HCT level is one of the critical determinants of blood viscosity. It is associated with increased blood viscosity, decreased venous return, and increased exposure of endothelial cells to platelets and coagulation factors [14]. Therefore, theoretically, patients with HCT levels above the normal range are more likely to develop DVT.

The study by Vaya found a significantly higher rate of DVT in patients with HCT, more significant than 45% [15]. In another study, Yu-Min Zhang [16] found a nonlinear association between HCT levels at admission and preoperative DVT in patients with hip fractures. That HCT at admission was a risk factor for preoperative DVT, and when HCT was 33.5%, the severity of low hematocrit was not associated with preoperative DVT. There are few studies on the relationship between HCT and DVT after TKA. This study found that high preoperative HCT level is an independent risk factor for DVT in elderly patients over 60 years old after TKA, increasing the risk of postoperative DVT by 1.72 times. To more accurately evaluate the relationship between HCT levels and postoperative DVT, we used the ROC curve to determine the optimal cutoff point as 0.40. Patients with a preoperative HCT > 0.4 are considered at high risk for postoperative DVT after TKA. Related studies have explained that increased HCT may benefit clot formation by increasing circulating platelets and promoting the residence time of clotting factors near the vascular endothelium [17]. Slow blood loss during the operation leads to the loss of various cellular components, including red blood cells. Without strict fluid management during the operation, it is easy to cause body fluid to infiltrate the tissue space, resulting in blood concentration, which manifests as increased HCT and ultimately increases the risk of DVT [18, 19]. Therefore, for patients with high preoperative HCT levels, preoperative fluid volume should be increased to dilute each cell component, reduce intraoperative bleeding, strict fluid management, and monitor whether bleeding continues in the joint cavity after surgery to prevent the increase of DVT risk due to hemoconcentration.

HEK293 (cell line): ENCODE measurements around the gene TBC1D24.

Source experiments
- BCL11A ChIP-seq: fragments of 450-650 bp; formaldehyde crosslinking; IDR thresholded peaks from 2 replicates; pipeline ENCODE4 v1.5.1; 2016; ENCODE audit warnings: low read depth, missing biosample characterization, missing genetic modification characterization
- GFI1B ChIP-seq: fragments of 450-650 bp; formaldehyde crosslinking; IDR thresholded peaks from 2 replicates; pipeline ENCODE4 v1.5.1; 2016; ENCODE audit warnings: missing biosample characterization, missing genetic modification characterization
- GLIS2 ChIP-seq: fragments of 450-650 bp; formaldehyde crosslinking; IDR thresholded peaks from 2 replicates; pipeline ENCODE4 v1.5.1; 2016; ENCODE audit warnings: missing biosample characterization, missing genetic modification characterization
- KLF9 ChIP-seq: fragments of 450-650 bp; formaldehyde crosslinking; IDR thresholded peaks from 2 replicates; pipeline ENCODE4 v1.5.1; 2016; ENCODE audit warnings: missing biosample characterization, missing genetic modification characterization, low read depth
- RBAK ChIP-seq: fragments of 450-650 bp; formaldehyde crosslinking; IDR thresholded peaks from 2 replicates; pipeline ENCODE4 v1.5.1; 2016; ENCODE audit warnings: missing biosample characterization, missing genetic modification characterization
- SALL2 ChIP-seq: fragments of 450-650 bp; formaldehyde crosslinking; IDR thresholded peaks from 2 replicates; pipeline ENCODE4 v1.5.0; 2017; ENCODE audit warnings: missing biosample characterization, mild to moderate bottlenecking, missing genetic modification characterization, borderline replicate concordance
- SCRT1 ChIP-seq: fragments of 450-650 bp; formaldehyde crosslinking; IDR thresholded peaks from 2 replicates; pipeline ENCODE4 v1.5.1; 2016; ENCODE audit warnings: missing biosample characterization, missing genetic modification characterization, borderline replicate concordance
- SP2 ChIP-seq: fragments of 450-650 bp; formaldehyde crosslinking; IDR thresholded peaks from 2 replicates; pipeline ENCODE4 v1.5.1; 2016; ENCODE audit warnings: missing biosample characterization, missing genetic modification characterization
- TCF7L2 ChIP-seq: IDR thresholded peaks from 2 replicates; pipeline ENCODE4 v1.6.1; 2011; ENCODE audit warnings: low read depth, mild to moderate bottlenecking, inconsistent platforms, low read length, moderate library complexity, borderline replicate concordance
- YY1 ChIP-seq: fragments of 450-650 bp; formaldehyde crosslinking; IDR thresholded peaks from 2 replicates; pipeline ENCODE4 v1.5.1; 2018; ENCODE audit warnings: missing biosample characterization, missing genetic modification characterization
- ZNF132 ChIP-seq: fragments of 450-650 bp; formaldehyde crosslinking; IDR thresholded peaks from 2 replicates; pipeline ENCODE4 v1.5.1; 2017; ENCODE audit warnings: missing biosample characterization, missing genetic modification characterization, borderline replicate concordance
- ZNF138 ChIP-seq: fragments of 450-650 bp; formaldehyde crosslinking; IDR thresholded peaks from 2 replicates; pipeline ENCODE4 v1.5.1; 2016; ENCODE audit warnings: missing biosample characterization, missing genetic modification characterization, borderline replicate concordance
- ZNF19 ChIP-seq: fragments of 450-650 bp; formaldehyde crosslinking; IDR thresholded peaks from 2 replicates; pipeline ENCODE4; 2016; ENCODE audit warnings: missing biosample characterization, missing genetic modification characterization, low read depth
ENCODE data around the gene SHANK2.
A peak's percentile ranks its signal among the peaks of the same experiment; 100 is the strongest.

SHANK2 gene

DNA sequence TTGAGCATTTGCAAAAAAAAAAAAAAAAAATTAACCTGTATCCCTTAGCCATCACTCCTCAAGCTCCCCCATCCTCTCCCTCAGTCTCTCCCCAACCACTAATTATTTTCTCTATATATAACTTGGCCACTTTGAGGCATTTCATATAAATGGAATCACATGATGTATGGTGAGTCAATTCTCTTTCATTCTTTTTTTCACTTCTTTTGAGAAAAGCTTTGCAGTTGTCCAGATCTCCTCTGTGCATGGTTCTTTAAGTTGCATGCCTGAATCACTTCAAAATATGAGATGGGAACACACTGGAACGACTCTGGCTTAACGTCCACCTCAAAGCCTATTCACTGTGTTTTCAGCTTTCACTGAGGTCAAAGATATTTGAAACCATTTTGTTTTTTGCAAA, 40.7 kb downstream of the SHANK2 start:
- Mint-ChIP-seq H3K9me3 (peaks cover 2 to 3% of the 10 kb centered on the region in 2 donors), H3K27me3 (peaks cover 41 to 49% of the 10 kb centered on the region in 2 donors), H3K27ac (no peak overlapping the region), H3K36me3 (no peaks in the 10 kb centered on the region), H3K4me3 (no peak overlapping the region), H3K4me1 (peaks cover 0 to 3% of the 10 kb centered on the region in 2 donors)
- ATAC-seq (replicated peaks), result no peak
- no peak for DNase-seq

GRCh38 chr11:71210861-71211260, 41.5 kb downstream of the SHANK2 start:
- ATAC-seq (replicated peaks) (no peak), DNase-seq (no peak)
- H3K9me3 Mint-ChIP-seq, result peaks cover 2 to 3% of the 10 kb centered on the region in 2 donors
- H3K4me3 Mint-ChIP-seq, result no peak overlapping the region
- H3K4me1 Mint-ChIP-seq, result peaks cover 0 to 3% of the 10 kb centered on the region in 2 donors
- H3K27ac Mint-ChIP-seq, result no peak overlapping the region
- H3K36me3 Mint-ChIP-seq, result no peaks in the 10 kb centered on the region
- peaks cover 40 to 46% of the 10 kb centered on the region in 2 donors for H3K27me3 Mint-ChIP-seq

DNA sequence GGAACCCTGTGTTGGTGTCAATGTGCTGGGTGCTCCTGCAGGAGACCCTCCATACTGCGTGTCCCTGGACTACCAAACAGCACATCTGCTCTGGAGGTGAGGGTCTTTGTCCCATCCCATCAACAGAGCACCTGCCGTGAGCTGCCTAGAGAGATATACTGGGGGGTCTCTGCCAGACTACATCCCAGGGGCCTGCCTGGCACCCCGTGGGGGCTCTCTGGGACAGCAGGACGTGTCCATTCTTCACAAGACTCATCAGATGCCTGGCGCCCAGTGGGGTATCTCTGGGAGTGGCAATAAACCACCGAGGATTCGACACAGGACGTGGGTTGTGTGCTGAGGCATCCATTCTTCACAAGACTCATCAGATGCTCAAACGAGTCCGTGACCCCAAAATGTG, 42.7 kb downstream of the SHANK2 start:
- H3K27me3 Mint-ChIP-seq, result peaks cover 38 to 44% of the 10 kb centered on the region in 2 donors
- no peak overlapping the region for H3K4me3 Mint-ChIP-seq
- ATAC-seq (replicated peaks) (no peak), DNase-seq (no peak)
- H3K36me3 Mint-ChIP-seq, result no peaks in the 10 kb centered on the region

In order to control intraoperative bleeding and shorten the operation time, some doctors choose to use tourniquets. However, they also face safety issues, such as increasing the incidence of postoperative DVT and exacerbating postoperative pain and swelling in the short term [20]. The use of a tourniquet is not strictly prescribed, and current studies suggest that early tourniquet release in patients undergoing TKA reduces the incidence of DVT without increasing the incidence of complications [21].

In this study, the risk of DVT after TKA in patients with diabetes mellitus was significantly increased. Diabetes mellitus was an independent risk factor for DVT after TKA, and the risk of diabetic patients was 2.33 times higher than non-diabetic patients. The results of our study are similar to those of Wang [22], suggesting that patients with diabetes have a 2.76 times higher risk of developing DVT within 14 days after TKA than those without diabetes. There are often a variety of abnormal metabolic states in diabetic patients. These metabolic abnormalities can affect endothelial cells through oxidative stress, inflammation, protein glycosylation, and other ways, leading to vascular intimal damage, endothelial dysfunction, increased platelet activity, and coagulation system imbalance [23]. Therefore, the development of DVT may be exacerbated by the combined effects of surgery and diabetes.

A growing body of evidence suggests that the choice of perioperative anesthesia in TKA may affect the risk of postoperative complications and mortality [24]. Memtsoudis [25] compared GA and NA and determined whether the choice of anesthesia impacted perioperative outcomes. In the TKA subgroup, GA was associated with higher rates of PE, pneumonia, systemic infection, acute renal failure, and 30-day overall mortality. This study found that GA after TKA was associated with a higher risk of DVT (OR 1.79, 95%CI 1.28–2.51, P = 0.001). This result is similar to the study's conclusion by Callaghan [26]. The choice of anesthesia method is an independent risk factor for short-term complications after TKA. The current study suggests that the type of anesthesia does not only affect the incidence of DVT after TKA. Moucha [27] compared the incidence of postoperative complications in 6133 patients who underwent hip fracture surgery under spinal or general anesthesia. The number of patients with postoperative DVT increased significantly. The effect of GA drugs on the central nervous system can inhibit sympathetic nerve activity, leading to vasodilation and a decrease in cardiac output [28], slowing down blood flow in the lower limb veins and increasing the possibility of blood retention.